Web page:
the child is realized in procreation through this love and total
self-gift. It is impossible for biotechnology to duplicate this. On the
positive side, when biotechnology facilitates, but does not replace, the
natural process, it upholds the human dignity of both spouses and child
and respects, rather than changes, the end of having a child, for which
procreation is perfectly designed.

The transfiguration of human beings could only take place through the
cross and resurrection of Christ, the God-Man. Because biotechnology
cannot play God, because it cannot resurrect the dead, transfigure human
beings, or grant eternal life, it should avoid those processes that
destroy humans or pervert human nature and, instead, focus on those that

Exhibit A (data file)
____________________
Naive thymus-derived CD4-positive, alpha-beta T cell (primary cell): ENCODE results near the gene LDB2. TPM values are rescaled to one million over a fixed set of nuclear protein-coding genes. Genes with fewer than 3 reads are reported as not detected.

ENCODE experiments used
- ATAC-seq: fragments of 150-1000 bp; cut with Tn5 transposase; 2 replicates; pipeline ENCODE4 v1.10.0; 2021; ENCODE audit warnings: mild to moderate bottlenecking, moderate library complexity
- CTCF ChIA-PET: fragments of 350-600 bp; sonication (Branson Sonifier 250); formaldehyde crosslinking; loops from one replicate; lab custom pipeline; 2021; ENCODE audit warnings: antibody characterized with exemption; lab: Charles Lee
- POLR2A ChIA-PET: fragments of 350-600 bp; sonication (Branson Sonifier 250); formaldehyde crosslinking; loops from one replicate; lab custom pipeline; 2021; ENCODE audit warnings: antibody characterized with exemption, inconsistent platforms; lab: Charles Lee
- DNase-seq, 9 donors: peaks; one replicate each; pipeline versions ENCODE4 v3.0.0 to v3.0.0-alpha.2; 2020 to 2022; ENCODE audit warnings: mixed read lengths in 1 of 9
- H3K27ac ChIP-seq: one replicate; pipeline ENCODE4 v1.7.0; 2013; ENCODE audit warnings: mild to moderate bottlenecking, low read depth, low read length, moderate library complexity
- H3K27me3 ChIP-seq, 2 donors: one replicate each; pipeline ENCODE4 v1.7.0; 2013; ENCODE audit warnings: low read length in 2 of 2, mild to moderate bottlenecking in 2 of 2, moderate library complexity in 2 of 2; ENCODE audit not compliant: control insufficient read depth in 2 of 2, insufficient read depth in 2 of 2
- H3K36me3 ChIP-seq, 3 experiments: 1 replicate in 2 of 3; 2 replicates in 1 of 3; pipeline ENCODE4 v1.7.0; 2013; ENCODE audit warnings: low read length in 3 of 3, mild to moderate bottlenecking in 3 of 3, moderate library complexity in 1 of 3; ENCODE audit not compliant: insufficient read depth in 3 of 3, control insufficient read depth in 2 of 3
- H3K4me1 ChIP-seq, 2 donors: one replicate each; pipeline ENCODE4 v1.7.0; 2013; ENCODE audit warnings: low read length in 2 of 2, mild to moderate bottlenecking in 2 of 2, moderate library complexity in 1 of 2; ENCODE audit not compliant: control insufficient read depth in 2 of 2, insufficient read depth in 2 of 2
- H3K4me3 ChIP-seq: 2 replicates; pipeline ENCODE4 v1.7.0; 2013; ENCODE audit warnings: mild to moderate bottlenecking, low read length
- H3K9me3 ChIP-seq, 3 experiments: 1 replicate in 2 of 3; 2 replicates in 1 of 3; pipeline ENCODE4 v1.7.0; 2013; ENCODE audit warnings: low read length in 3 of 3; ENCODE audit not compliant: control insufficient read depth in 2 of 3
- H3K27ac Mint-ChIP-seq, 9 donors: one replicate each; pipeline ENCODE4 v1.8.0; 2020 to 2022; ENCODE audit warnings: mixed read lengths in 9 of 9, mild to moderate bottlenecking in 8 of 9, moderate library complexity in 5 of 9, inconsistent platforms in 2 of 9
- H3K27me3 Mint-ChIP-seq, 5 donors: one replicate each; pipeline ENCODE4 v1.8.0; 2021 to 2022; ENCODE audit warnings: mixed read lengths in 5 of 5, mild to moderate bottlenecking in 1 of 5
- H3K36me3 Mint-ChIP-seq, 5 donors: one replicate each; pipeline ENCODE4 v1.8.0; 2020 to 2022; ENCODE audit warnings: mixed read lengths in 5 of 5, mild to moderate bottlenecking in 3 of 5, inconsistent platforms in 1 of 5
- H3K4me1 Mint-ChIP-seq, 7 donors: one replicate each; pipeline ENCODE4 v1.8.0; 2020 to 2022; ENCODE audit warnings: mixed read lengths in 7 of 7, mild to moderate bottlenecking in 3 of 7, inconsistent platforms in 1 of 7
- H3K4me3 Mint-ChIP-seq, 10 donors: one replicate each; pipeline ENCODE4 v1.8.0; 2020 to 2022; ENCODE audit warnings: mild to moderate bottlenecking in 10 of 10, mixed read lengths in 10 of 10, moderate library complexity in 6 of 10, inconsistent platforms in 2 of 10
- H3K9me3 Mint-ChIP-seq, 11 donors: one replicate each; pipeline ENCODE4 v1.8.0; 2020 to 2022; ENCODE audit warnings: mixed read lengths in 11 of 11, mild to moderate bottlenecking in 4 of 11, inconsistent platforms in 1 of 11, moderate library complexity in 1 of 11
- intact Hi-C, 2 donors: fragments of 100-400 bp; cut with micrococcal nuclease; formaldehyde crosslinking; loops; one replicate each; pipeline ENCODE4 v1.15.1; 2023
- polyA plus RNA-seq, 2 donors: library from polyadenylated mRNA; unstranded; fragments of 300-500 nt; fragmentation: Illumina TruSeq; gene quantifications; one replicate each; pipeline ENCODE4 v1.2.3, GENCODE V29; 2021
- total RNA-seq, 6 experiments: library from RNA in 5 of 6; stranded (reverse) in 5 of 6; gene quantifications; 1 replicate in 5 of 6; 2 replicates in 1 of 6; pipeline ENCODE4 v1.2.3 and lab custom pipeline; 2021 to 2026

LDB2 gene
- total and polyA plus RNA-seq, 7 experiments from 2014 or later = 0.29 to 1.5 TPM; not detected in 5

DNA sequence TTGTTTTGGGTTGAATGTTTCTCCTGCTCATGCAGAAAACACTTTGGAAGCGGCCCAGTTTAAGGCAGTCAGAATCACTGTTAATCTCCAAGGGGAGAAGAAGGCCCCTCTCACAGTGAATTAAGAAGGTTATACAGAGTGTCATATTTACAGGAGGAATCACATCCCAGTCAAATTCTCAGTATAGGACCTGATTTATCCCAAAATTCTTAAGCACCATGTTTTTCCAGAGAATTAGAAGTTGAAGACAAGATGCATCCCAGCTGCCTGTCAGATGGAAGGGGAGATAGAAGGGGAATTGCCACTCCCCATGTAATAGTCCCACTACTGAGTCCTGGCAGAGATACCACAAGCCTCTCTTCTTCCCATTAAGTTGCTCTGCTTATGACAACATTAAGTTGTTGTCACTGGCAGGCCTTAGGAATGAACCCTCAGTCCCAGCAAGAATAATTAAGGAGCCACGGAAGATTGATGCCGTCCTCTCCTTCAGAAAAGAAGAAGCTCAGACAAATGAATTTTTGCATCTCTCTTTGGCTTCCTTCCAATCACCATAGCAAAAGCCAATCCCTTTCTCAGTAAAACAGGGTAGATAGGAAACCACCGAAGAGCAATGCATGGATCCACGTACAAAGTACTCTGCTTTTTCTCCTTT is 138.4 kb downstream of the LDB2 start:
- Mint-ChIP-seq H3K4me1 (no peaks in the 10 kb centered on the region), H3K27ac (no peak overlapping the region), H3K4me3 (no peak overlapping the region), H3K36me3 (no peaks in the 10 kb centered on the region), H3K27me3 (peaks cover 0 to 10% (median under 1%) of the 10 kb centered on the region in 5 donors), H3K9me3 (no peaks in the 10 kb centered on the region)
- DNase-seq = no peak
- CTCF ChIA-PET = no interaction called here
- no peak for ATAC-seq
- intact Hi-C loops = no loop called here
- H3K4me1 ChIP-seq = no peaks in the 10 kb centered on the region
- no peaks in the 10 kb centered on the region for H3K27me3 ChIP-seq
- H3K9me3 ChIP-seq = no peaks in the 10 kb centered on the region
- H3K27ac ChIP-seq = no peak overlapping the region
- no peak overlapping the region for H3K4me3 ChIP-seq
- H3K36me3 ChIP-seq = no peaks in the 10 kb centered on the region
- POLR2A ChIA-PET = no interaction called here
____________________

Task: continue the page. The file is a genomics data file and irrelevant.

assist and support human nature and human dignity (e.g., adult stem-cell
research, experiments on animals, the alleviation of pain and
suffering). When biotechnology imitates Jesus' miracles by working
within the complete nature of human beings, and with means that are
proportionate to the end, it frees us to pursue the higher end of
eternal life.

A former managing editor at the National Catholic Bioethics Center,
Louise A. Mitchell is a doctoral candidate in moral theology at Ave
Maria University in Naples, Florida.

Adapted from Ethics & Medics, a publication of the National Catholic
Bioethics Center. Used by permission of the author.